智慧家庭 > 消费电子博客



Cable Opens Up As Web Content Gathers Speed

by David Mercer | 6月 04, 2008

We have always cited the cable industry as the archetypal vertical or closed content-to-device business model. Ever since the US cable network providers (MSOs) began to offer paid-for services and secure content using set-top boxes, they have steadily increased their hold on the television content and device market. Initially with analogue premium TV boxes, and more recently with digital cable boxes, a growing proportion of US TV viewers use a device provided by their cable operator as the gateway to all their television programming. And as the cable industry has added more advanced features to those boxes, such as DVRs and VOD, these have also been controlled by the set-top box, leaving the “TV set” as essentially a dumb terminal. The satellite TV industry followed a similar model in both the US and Europe. Cable in Europe, however, has a somewhat different history, since its early development was encouraged by government subsidy in several countries. But the US model has also found its way into several European countries, notably the UK, and as digitisation of cable has accelerated, European cable operators have also moved increasingly towards a set-top box approach. Manufacturers of TVs have been concerned at these trends for many years, realising that the “intelligence” of their devices was being bypassed and ignored as many viewers used set-top boxes. In spite of many attempts over the years to encourage the integration of various cable or satellite technologies into TVs, such as digital tuners or smart card slots, these have largely failed. The challenges for TV manufacturers have been numerous, not least the additional cost of these features and overcoming the obsolescence argument, that viewers may want to change cable or satellite providers or services without having to change their TV set. There has also been an argument that it has not been in the strategic interests of cable or satellite providers to allow integration of what are essentially their network technologies into devices that are available in an open, horizontal market. Having fought hard to win new customers, service providers should not be inclined to make it easy for those customers to move to a different supplier, and forcing them to use a proprietary device is one way of discouraging churn. Recent developments suggest that the cable industry at least is now ready to adopt a much more open stance towards the CE industry. In the US, Sony has signed an important agreement with the five largest cable operators (Comcast, Time Warner Cable, Cox Communications, Charter Communications, Cablevision and Bright House Networks) to use Tru2way technology in its TV sets and other CE devices. This will allow cable customers to use cable services, such as VOD and interactive guides, on these devices without the need for a set-top box. Given the support for Tru2way by other major CE companies, there seems a genuine possibility that it will become widely deployed over the coming years, although the cable operators still have to demonstrate that they are wholeheartedly behind the initiative by actively promoting the technology. In Europe, meanwhile, some of the cable industry’s largest operators are also moving towards endorsement of a more open system. CE companies Sony, Panasonic, Samsung and Philips have led the initiative to develop a platform known as CI+ (Common Interface Plus). German cable operators, including the largest, Kabel Deutschland, have given their support, and others are expected to follow suit. CI+ will allow users to access premium and advanced cable services without the need for a set-top box. CI+ devices will incorporate a smart card slot which will accept conditional access modules provided by cable operators. So is this a sign that cable operators are accepting that the world is moving on? Or will both Tru2way and CI+ be sucked into the black hole of promising but failed open cable technology initiatives? My bet is that this time round things may really be changing. And the difference now is that cable recognises that its long-term future lies more in broadband than in the traditional pay television market. The TV set-top box has been the gateway to content for many years, but as people consumer more content on the web some of that role is increasingly shifting towards other devices such as broadband gateways, home PCs and TV sets. For sure, the set-top box is not going to disappear overnight. It will be some years before both Tru2way and CI+ are widely enough deployed to have a significant impact. And cable companies and content providers may still decide to promote set-top boxes if the new technologies fail to support future services or fail due to content security issues. But one way or another, the cable industry is getting ready for a major transition that will have widespread implications for device manufacturers and content owners alike. Client Reading: Global Broadband Forecast 2008 - 2012 Add to Technorati Favorites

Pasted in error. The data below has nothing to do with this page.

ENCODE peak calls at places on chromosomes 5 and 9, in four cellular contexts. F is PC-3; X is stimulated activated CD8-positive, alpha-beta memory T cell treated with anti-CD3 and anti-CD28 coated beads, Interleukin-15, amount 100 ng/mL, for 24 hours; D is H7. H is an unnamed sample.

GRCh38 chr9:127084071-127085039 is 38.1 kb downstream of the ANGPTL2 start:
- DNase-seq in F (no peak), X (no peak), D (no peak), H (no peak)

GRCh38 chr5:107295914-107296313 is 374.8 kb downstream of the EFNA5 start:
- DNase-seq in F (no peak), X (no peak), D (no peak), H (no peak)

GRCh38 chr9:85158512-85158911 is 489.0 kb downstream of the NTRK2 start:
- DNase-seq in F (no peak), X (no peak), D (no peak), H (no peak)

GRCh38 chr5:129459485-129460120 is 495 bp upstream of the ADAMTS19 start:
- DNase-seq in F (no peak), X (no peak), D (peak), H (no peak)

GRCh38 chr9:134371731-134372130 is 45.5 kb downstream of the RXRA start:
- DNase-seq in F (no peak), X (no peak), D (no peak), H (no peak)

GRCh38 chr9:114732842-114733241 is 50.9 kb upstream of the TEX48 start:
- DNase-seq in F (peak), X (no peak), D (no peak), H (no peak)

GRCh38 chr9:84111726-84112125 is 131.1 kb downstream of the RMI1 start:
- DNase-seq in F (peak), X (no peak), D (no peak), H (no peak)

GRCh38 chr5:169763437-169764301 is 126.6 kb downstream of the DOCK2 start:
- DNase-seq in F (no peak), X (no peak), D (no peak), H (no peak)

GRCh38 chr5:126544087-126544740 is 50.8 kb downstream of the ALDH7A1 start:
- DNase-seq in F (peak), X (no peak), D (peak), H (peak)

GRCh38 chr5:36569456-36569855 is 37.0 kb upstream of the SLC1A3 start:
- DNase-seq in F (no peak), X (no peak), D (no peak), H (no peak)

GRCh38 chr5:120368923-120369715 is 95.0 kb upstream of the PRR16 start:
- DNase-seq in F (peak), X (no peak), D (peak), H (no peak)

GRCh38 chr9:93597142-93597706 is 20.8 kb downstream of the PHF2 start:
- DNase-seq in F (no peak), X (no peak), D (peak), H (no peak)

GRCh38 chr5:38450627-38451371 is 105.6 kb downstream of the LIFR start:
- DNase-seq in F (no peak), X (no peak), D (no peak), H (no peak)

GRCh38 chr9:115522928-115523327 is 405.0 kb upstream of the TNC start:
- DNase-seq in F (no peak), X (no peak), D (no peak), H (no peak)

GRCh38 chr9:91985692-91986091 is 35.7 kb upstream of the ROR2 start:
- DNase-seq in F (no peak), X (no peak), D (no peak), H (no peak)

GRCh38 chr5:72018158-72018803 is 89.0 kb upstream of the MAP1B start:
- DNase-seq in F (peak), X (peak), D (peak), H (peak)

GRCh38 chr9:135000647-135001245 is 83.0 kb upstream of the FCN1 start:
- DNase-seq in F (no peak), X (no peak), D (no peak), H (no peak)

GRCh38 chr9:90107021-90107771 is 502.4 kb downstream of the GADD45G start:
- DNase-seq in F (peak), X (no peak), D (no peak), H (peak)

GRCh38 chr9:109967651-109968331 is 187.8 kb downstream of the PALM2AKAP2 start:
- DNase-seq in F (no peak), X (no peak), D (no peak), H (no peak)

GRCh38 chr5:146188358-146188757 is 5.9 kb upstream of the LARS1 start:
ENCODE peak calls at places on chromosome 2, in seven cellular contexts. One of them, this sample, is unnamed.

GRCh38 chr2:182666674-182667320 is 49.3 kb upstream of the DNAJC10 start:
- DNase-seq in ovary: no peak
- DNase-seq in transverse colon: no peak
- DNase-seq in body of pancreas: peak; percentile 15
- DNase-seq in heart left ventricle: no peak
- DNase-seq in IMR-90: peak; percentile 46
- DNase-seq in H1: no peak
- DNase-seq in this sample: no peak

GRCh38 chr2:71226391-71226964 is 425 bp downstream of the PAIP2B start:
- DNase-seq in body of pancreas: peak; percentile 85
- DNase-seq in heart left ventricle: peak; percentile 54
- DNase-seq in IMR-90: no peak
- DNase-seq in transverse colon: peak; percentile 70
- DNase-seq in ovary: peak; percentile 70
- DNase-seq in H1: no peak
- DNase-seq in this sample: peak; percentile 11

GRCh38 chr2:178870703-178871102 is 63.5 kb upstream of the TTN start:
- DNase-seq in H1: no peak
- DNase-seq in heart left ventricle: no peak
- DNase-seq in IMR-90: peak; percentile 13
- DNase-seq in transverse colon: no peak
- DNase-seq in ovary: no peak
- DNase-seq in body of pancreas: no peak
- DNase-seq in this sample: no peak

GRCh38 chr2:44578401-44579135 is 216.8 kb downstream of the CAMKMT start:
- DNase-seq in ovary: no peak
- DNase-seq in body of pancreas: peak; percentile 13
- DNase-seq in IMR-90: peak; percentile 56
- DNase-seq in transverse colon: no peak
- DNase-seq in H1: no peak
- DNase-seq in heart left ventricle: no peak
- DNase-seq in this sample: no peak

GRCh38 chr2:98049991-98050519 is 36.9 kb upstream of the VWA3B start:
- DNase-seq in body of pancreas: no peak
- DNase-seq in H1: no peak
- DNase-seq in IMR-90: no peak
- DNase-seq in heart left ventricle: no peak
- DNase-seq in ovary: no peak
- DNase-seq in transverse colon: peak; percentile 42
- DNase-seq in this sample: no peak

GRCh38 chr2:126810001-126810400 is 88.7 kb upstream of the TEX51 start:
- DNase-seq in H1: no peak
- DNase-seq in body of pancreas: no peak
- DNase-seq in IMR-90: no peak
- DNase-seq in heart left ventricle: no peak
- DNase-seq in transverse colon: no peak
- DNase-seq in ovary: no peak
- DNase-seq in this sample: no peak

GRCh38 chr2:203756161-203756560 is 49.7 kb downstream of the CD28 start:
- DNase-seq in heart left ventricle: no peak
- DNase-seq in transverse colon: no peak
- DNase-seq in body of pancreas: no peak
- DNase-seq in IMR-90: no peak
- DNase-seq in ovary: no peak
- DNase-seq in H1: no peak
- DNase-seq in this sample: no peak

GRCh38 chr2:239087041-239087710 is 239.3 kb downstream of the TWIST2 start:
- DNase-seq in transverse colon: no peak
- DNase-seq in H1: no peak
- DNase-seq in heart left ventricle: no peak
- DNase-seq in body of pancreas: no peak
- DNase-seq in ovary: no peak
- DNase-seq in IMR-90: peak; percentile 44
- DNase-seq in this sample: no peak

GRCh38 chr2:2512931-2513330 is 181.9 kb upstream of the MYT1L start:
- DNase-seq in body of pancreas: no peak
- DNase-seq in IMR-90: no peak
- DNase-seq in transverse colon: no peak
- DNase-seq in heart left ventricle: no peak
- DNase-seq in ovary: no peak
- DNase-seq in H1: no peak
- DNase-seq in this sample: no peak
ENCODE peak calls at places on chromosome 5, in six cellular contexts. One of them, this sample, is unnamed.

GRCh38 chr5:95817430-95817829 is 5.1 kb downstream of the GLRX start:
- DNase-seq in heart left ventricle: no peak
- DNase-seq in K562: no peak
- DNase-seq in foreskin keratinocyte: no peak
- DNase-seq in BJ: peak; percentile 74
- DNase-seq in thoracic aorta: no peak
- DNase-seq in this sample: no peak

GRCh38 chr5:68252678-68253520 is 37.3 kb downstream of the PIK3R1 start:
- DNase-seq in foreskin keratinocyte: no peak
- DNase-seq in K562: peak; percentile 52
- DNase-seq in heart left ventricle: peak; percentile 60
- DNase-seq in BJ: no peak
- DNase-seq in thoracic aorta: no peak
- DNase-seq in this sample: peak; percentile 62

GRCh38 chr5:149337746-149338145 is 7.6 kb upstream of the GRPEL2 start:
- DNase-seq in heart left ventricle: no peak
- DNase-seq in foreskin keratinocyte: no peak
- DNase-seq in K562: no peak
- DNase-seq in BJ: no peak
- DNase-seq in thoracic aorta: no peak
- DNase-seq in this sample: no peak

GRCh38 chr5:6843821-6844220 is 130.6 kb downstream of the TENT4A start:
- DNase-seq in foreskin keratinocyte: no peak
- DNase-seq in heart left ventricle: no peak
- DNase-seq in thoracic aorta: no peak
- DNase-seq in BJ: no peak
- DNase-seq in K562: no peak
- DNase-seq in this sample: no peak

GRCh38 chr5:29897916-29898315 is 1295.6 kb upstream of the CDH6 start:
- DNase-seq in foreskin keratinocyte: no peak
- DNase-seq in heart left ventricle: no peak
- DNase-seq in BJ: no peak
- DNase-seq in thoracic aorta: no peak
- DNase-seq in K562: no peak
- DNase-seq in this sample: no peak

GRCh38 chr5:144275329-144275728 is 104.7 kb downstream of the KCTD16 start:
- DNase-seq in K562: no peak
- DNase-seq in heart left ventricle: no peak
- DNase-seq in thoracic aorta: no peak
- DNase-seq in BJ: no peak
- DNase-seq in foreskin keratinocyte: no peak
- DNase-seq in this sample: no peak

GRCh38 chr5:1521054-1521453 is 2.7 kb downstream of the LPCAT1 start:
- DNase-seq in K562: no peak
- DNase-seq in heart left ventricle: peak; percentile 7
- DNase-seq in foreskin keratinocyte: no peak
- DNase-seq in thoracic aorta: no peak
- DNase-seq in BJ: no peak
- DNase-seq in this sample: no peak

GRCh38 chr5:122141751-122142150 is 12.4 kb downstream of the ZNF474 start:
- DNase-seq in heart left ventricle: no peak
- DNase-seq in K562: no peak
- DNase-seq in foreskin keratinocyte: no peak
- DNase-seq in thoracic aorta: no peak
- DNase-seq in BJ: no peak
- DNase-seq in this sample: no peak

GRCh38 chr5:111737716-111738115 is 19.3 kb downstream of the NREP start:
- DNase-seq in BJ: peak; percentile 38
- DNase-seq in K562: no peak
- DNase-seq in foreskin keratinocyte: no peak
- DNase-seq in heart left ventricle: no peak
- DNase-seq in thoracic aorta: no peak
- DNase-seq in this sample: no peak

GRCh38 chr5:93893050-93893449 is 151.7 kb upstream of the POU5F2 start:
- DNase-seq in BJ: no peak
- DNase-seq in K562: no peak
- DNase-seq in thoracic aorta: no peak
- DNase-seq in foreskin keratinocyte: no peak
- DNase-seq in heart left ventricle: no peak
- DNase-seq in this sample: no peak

Previous Post: BT ToGo not challenging mobile service providers - yet | Next Post: Brits lead in Social Network Usage
Leave a comment